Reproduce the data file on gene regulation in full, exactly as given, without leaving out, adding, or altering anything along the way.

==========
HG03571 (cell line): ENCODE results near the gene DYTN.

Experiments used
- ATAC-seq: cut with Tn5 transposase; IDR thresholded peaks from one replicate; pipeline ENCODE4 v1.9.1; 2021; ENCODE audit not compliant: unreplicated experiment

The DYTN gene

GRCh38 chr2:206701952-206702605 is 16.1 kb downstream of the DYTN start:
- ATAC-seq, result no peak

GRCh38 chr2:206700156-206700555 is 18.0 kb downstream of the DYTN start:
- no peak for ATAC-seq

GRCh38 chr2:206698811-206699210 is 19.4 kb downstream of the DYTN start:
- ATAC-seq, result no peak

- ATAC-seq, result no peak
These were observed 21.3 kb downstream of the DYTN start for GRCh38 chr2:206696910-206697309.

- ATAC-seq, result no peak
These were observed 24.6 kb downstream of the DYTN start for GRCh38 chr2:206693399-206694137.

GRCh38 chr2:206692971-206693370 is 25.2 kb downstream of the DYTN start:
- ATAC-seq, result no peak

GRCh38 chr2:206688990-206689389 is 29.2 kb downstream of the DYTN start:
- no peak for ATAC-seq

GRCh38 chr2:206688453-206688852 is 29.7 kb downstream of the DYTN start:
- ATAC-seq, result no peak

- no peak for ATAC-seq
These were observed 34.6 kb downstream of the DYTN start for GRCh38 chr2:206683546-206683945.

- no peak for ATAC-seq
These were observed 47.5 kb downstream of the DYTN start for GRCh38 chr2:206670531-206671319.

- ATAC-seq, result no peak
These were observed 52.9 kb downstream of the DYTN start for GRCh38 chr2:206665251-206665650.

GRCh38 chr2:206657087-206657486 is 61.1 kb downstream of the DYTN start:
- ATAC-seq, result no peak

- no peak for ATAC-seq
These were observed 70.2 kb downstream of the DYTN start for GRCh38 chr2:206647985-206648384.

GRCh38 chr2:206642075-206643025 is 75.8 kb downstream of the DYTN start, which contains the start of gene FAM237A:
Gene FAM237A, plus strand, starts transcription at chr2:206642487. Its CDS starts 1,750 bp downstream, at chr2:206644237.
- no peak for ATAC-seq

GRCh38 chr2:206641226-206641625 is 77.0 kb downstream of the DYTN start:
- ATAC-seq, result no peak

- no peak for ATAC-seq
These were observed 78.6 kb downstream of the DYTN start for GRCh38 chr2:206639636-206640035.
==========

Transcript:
HG03571 (cell line): ENCODE results near the gene DYTN.

Experiments used
- ATAC-seq: cut with Tn5 transposase; IDR thresholded peaks from one replicate; pipeline ENCODE4 v1.9.1; 2021; ENCODE audit not compliant: unreplicated experiment

The DYTN gene

GRCh38 chr2:206701952-206702605 is 16.1 kb downstream of the DYTN start:
- ATAC-seq, result no peak

GRCh38 chr2:206700156-206700555 is 18.0 kb downstream of the DYTN start:
- no peak for ATAC-seq

GRCh38 chr2:206698811-206699210 is 19.4 kb downstream of the DYTN start:
- ATAC-seq, result no peak

- ATAC-seq, result no peak
These were observed 21.3 kb downstream of the DYTN start for GRCh38 chr2:206696910-206697309.

- ATAC-seq, result no peak
These were observed 24.6 kb downstream of the DYTN start for GRCh38 chr2:206693399-206694137.

GRCh38 chr2:206692971-206693370 is 25.2 kb downstream of the DYTN start:
- ATAC-seq, result no peak

GRCh38 chr2:206688990-206689389 is 29.2 kb downstream of the DYTN start:
- no peak for ATAC-seq

GRCh38 chr2:206688453-206688852 is 29.7 kb downstream of the DYTN start:
- ATAC-seq, result no peak

- no peak for ATAC-seq
These were observed 34.6 kb downstream of the DYTN start for GRCh38 chr2:206683546-206683945.

- no peak for ATAC-seq
These were observed 47.5 kb downstream of the DYTN start for GRCh38 chr2:206670531-206671319.

- ATAC-seq, result no peak
These were observed 52.9 kb downstream of the DYTN start for GRCh38 chr2:206665251-206665650.

GRCh38 chr2:206657087-206657486 is 61.1 kb downstream of the DYTN start:
- ATAC-seq, result no peak

- no peak for ATAC-seq
These were observed 70.2 kb downstream of the DYTN start for GRCh38 chr2:206647985-206648384.

GRCh38 chr2:206642075-206643025 is 75.8 kb downstream of the DYTN start, which contains the start of gene FAM237A:
Gene FAM237A, plus strand, starts transcription at chr2:206642487. Its CDS starts 1,750 bp downstream, at chr2:206644237.
- no peak for ATAC-seq

GRCh38 chr2:206641226-206641625 is 77.0 kb downstream of the DYTN start:
- ATAC-seq, result no peak

- no peak for ATAC-seq
These were observed 78.6 kb downstream of the DYTN start for GRCh38 chr2:206639636-206640035.